Finally, we have the historic vote from the bishops' conference where the most conservative prelates are prepared to deny the Eucharist, also referred to more commonly as Communion, to liberal-leaning politicians like President Joseph R. Biden. In 1905 Pope Pius X, who is remembered as "the Pope of Holy Communion," emphasized the practice of frequent communion in a decree titled Sacrosancta tridentia synodus. In it Pope Pius X declared, "Plainly enough that the wish of Christ is that all Christians should be daily nourished in the heavenly banquet." The theologian Marcus Borg wrote in his 1987 text Jesus, A New Vision: Spirit Culture and the Life of Discipleship, "The simple act of sharing a meal had exceptional religious and social significance in the social world of Jesus. It became a vehicle of cultural protest, challenging the ethos and politics of holiness, even as it also painted a different picture of what Israel was to be, an inclusive community reflecting the compassion of God." Not so in 2021, when and where sharing a meal, the body of Jesus Christ itself is weaponized for control of a narrowing, small church, with diminishing influence on the secular world, if not its own members globally.

To be clear, unfortunately, there is nothing controversial in the bishops reining in their flock, especially since they are using doctrine and dogma to explicate officially accepted religious teaching, e.g., there is no misdirection. For those curious, doctrine is teaching proposed by the Roman Catholic Church, and dogma is divinely revealed truth/the infallible teaching authority of the church. What is unfortunate is that in doing so the Roman Catholic bishops are misleading the faithful, leading them to believe that to be saved (eternally) requires adoption of this system of faith, with its structural sin and systemic evil: antigay theology, denying Communion, not developing or changing doctrine or dogma, and letting urban, liberal parishes and schools run by religious orders follow a subset of their rules and therefore palliate concerns about the lack of progress in the Roman Catholic Church.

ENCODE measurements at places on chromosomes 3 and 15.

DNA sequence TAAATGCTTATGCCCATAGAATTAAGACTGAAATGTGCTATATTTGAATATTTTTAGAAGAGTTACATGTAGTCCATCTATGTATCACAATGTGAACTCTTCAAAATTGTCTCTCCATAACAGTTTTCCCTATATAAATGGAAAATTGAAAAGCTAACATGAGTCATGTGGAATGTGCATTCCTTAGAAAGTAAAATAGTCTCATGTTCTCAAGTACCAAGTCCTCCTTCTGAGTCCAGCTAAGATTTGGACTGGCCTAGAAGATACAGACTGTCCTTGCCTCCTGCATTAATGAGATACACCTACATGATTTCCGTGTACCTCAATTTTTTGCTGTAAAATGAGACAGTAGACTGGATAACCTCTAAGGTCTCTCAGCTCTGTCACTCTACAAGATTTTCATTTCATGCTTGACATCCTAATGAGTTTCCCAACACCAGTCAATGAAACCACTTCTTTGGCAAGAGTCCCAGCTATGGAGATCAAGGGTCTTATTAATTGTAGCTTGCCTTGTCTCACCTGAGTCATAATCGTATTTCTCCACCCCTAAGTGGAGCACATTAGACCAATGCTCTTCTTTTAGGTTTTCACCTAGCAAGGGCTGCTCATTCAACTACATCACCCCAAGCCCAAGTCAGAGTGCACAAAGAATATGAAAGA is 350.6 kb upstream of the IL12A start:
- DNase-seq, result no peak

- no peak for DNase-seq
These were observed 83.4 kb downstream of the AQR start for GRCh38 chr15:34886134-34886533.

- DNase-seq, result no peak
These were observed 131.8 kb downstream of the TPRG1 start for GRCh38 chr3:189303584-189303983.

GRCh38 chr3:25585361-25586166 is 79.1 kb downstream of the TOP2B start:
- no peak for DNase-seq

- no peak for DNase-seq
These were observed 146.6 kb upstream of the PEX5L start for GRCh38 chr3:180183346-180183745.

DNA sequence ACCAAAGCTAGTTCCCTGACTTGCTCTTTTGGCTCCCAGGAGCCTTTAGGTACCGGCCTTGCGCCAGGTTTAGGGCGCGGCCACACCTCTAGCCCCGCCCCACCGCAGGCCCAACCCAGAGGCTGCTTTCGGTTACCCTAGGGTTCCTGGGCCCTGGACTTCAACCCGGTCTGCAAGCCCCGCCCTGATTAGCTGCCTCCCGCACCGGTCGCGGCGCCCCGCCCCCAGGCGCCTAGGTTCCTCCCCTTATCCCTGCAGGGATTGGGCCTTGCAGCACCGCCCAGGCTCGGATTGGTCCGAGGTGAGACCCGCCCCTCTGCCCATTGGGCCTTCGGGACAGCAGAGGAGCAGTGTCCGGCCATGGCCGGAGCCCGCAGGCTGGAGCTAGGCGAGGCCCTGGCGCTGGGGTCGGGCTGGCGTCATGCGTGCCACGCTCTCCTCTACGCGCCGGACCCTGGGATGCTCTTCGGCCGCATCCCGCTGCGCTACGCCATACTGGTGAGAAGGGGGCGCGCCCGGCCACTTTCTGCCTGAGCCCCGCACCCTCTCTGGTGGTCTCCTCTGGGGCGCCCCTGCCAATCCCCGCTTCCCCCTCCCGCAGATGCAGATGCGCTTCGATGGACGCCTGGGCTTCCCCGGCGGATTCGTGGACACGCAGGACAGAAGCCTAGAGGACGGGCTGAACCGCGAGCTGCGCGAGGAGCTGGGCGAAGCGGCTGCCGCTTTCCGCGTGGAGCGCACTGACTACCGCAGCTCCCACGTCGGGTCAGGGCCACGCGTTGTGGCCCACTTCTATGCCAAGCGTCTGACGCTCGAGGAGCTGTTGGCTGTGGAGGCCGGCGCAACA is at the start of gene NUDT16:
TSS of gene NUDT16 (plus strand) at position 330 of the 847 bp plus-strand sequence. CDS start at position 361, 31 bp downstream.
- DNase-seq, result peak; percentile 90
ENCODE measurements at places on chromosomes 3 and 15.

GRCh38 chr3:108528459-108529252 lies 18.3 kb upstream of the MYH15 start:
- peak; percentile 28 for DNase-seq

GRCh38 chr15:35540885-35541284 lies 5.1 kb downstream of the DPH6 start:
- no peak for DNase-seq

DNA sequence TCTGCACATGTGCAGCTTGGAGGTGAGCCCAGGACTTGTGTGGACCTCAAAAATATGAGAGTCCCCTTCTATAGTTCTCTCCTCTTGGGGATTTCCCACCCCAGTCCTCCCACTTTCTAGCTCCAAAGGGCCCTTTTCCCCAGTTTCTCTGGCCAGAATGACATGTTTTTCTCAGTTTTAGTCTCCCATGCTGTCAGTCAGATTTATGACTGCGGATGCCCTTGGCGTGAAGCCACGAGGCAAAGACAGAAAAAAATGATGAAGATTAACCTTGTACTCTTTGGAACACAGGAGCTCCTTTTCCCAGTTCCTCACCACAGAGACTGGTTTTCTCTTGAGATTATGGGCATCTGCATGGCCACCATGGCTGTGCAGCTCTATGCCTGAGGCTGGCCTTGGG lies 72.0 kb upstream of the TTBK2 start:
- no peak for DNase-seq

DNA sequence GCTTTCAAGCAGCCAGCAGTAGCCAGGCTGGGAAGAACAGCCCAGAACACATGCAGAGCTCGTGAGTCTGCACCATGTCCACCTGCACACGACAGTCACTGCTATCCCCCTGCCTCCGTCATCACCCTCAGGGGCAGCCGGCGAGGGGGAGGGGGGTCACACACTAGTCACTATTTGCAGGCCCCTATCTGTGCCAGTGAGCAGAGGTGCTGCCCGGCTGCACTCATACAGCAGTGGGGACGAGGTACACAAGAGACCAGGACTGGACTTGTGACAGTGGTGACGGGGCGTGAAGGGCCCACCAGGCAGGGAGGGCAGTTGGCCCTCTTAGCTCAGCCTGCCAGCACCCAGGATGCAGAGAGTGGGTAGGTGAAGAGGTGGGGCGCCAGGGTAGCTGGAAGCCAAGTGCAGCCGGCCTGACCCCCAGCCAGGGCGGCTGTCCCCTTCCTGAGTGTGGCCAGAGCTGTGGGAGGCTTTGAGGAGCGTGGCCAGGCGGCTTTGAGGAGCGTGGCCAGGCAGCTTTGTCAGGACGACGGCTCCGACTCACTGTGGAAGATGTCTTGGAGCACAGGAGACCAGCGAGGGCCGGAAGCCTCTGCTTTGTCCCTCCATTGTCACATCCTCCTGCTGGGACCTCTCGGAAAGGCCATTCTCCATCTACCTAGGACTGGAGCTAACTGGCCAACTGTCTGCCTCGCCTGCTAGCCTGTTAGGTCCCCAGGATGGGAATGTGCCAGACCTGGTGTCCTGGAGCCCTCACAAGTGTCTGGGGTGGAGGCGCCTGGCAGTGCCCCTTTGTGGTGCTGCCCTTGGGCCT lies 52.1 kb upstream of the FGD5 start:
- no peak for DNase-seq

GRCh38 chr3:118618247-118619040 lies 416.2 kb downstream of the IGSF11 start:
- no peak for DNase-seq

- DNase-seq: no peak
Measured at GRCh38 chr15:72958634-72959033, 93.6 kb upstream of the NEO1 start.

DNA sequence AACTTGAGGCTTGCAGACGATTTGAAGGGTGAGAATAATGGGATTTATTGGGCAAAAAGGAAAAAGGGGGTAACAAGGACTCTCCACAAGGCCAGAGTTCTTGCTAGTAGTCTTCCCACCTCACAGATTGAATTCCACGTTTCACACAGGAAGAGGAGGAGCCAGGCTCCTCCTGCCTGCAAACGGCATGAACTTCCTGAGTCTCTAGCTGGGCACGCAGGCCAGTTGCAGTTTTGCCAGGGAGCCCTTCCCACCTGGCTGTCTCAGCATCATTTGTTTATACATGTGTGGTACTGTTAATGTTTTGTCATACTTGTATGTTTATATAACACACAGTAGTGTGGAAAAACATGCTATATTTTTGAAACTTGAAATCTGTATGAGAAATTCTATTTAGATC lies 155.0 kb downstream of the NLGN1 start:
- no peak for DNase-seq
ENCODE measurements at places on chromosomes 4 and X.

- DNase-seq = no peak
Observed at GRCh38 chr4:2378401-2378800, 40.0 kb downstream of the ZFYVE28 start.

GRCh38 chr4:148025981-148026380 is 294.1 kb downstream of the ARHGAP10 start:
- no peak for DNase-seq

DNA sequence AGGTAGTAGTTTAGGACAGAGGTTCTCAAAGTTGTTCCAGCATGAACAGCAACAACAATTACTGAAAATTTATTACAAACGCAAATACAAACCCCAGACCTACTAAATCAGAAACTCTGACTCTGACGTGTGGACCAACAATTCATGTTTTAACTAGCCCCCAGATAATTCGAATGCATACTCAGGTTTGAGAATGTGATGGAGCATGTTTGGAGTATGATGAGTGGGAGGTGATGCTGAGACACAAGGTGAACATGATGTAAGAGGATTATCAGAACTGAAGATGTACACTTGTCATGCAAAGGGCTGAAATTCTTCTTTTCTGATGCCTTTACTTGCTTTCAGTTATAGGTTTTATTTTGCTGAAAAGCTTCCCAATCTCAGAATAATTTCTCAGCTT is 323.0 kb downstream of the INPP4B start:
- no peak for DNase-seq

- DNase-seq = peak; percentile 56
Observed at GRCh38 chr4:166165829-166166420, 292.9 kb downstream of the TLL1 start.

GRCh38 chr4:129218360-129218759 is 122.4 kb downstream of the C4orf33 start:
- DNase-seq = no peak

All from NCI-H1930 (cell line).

Fortunately, there is another way for LGBTQ+ and progressive Catholics, it is based on discernment, something I learned as a Jesuit seminarian and with gratitude to Saint Ignatius of Loyola, the founder of the Society of Jesus. Discernment is a process through which a change is made in one's life through acquisition of new knowledge and understanding about the direction of one's life. In this case, the goal is the greater service of God, human flourishing as a member of full value in one's religious community. There are many ways to complete a discernment, but it is best completed with a spiritual director or companion. It is not easy, but with a good spiritual companion, the journey over time leads to freedom, e.g., to elect something new, and ends in peace.

Journalists and guest opinion writers concerned about the direction of the Roman Catholic Church are missing an opportunity to direct readers toward discernment because they understand these recent developments as news, therefore fact, or naively want the very church they are covering to welcome all to the communion table. The church already denies Communion to divorced Catholics and LGBTQ+ Catholics who are not celibate. Women have recently been approved for reading and serving at Mass, but this is a far cry from the hopes of many women to be ordained deacons or priests. The Catholic Church is not a democracy, though Pope Francis may be considered a prince; Mother Church is led through time on written laws codified in doctrine and dogma. If those laws do not give life, impinge upon your flourishing, and leave you imbalanced spiritually as you chart your course through our secular age, remember there is another way: to use discernment as a means to go, to find salvation and a religious community, if they are important to you in a system of faith that envisages what Aonio Paleario, an Italian reformer of the church, once wrote in 1542: "Would God it could please all to become one in that one Christ, whose name we all do carry."

Benjamin Brenkert is the author of A Catechism of the Heart: A Jesuit Missioned to the Laity.

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Benjamin Brenkert